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Kobritz: Are baseball’s unwritten rules outdated?

Column: Beyond the Lines

The importance – or folly, depending on your view – of the unwritten rules of baseball was on display during the opening week of the 2018 season.

With the Minnesota Twins leading the Baltimore Orioles 7-0 in the ninth inning, Orioles’ rookie Chance Sisco bunted for a hit. Bunting when you’re that far behind - or ahead - late in the game goes against one of baseball’s many unwritten rules. It should be noted that the Twins had shifted their defense against Sisco to better defend against a hit, leaving a large gap in the infield. The significance of the move will be addressed later.

Twins second baseman Brian Dozier was offended by Sisco’s bunt and said so publicly, for which he was (mostly) vilified on social media. Why? Therein lies the conundrum that encompasses the unwritten rules of baseball.

In a nutshell, the unwritten rules of the sport address the concept of sportsmanship. Play the game right, be courteous, don’t show up your opponent, are precepts ingrained in us since we first played the game on an organized basis. But sportsmanship can’t easily be codified or quantified, especially in professional sports. Amateur sports have Codes of Ethics that attempt to address sportsmanship, but even those don’t do justice to the ideals of sportsmanship beyond expressing generalities. Professional teams generally disdain Codes of Ethics leaving it mostly up to the players to “police” themselves. Hence, the development of the “unwritten rules,” which are passed down by word of mouth from one generation of athletes to the next.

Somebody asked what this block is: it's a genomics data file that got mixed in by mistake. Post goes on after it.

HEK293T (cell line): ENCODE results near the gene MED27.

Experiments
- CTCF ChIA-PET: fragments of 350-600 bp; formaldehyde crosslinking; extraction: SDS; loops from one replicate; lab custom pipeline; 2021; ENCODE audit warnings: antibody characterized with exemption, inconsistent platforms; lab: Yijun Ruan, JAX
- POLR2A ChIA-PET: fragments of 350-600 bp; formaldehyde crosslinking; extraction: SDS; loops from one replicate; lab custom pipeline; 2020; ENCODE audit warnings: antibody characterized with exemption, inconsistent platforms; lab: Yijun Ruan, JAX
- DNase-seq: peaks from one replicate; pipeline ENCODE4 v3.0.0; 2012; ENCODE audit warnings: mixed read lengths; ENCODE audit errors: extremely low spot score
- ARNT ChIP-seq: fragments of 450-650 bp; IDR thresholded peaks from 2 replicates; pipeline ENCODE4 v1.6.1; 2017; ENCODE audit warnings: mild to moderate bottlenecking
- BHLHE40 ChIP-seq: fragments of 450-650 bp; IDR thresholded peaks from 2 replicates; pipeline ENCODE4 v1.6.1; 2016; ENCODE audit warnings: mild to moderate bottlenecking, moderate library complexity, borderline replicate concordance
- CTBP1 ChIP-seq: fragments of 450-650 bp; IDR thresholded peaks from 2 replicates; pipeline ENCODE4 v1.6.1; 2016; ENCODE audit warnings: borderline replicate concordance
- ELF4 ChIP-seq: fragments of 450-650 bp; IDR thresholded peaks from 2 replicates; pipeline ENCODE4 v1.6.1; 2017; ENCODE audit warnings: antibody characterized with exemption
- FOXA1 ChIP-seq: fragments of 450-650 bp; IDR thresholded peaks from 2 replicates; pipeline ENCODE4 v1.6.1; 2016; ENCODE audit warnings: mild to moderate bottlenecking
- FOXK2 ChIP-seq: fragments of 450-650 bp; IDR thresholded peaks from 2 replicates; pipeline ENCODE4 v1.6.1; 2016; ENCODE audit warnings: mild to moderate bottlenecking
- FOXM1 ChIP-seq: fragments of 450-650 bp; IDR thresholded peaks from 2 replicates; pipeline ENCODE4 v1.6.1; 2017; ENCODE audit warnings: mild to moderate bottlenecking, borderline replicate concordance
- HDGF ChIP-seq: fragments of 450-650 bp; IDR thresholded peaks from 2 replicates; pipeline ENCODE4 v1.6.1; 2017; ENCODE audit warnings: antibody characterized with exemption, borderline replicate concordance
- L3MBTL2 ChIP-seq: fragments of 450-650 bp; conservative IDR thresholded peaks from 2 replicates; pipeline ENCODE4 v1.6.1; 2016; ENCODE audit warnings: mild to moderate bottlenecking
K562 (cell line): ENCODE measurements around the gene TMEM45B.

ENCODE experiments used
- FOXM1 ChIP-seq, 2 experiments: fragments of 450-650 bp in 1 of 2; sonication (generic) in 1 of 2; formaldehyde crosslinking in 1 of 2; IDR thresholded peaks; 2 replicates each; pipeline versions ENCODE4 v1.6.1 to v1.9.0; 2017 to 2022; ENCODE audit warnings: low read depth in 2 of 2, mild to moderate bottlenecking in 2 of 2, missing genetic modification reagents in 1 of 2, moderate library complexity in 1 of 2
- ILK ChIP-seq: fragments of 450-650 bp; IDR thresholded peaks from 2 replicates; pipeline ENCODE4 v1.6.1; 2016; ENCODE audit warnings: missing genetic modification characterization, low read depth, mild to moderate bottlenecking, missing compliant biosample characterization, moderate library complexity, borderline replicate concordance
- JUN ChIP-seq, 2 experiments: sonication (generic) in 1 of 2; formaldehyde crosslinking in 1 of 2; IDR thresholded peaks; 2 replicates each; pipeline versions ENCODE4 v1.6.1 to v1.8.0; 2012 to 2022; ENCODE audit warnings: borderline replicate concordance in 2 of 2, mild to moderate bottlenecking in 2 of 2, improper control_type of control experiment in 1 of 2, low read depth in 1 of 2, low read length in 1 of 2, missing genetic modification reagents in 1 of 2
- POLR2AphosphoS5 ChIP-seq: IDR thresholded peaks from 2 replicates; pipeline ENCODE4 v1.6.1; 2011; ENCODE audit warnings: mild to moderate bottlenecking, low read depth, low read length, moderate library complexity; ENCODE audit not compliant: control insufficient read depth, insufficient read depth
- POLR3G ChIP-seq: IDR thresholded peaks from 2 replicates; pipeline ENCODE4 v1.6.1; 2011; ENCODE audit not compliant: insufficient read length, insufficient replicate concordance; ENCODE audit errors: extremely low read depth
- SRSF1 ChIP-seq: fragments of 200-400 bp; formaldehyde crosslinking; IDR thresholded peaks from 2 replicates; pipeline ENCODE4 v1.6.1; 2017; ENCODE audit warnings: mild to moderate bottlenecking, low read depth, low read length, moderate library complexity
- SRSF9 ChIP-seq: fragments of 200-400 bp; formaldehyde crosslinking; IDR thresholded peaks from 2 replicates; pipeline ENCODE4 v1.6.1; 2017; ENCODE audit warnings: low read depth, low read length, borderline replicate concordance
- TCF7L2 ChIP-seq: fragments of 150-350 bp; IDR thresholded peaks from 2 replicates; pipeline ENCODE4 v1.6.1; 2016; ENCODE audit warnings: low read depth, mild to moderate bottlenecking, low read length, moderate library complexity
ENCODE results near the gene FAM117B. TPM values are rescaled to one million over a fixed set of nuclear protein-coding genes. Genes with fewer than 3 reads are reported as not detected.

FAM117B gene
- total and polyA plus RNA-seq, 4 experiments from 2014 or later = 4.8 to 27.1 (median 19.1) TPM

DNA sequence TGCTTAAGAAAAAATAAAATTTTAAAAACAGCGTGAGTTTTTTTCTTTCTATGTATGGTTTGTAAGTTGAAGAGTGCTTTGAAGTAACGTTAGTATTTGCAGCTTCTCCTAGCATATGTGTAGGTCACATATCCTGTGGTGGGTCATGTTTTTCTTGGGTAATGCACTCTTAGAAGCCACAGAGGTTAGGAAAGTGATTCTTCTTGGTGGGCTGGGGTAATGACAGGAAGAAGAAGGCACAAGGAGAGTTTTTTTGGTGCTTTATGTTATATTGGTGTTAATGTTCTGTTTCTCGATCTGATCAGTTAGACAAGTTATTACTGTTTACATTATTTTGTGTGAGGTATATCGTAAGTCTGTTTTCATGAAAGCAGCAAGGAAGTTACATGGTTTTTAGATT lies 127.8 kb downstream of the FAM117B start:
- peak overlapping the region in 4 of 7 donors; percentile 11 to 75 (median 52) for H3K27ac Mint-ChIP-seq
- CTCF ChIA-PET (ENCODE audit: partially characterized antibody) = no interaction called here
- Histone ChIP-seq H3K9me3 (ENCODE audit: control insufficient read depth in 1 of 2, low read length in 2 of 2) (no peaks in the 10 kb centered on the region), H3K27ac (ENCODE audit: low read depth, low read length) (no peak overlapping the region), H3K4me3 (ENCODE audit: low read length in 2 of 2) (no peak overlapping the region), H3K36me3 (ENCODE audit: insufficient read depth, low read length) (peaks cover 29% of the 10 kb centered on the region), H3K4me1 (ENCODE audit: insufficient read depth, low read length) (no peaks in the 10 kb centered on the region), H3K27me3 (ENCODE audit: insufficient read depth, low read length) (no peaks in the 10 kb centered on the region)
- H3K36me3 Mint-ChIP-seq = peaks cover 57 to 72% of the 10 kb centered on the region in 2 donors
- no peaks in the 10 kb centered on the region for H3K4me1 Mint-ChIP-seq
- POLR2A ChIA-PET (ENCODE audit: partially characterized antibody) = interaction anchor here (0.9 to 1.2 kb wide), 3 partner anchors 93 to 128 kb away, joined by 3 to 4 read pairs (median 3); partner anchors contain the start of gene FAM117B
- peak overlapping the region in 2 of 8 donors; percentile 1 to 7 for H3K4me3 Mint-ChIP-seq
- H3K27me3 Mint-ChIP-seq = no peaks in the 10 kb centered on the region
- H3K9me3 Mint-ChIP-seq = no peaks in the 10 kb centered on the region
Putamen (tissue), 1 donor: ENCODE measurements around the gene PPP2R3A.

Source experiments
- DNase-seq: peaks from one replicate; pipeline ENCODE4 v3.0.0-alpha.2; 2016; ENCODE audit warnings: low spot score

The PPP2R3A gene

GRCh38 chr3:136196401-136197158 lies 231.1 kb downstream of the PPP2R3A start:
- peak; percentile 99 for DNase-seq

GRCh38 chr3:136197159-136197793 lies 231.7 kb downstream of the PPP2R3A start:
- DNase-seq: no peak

The problem with unwritten rules lies in their name: they aren’t written. Therefore, they are subject to even greater interpretation than written rules (which is why we have courts). Furthermore, one rule can conflict with another, which is arguably the case in this instance. Sisco was bunting for the same reason the Twins deployed a shift against him: They were both trying to win the game.

Trying to win, competing until the last out of the game, is another of baseball’s unwritten rules, as it should be. Sisco hadn’t given up his desire to win and the Twins weren’t taking anything for granted. While not exactly common, teams have lost games despite being up by seven runs in the ninth inning.

A similar flap occurred during the 2015 MLB playoffs when Toronto Blue Jays outfielder Jose Bautista slugged a three-run homer against the Texas Rangers late in the game to put his team ahead. Bautista flipped his bat and momentarily stood at home plate admiring his handiwork. The Rangers took umbrage with his celebratory antics and their disdain carried over into the following season when a play at second base led to on-field fisticuffs.

Bautista’s irreverent act pointed out another dichotomy with the unwritten rules: different cultures and different generations have their own interpretation of what is and is not considered sportsmanship.

Despite the conflicts and differing interpretations of the unwritten rules, one thing is certain: their existence makes the sport better than not having them at all.

Jordan Kobritz is a former attorney, CPA, Minor League Baseball team owner and current investor in MiLB teams. He is a professor in and chair of the Sport Management Department at SUNY Cortland and maintains the blog, sportsbeyondthelines.com. The opinions in this column are the author’s. Kobritz can be reached at jordan.kobritz@cortland.edu.